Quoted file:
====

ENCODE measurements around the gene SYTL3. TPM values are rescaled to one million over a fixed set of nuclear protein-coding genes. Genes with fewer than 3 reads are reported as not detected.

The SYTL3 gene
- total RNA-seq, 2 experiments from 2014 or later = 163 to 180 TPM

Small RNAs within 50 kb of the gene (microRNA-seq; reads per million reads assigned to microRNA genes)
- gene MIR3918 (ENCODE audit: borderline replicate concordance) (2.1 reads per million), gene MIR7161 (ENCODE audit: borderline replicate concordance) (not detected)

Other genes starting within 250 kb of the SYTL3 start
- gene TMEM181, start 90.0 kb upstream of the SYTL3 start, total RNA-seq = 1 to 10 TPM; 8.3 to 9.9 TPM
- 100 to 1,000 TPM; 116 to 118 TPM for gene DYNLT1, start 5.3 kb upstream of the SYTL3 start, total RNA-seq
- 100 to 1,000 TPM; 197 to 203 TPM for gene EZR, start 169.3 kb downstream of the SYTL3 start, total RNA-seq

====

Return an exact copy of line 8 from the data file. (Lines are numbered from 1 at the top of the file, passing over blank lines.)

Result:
- 100 to 1,000 TPM; 116 to 118 TPM for gene DYNLT1, start 5.3 kb upstream of the SYTL3 start, total RNA-seq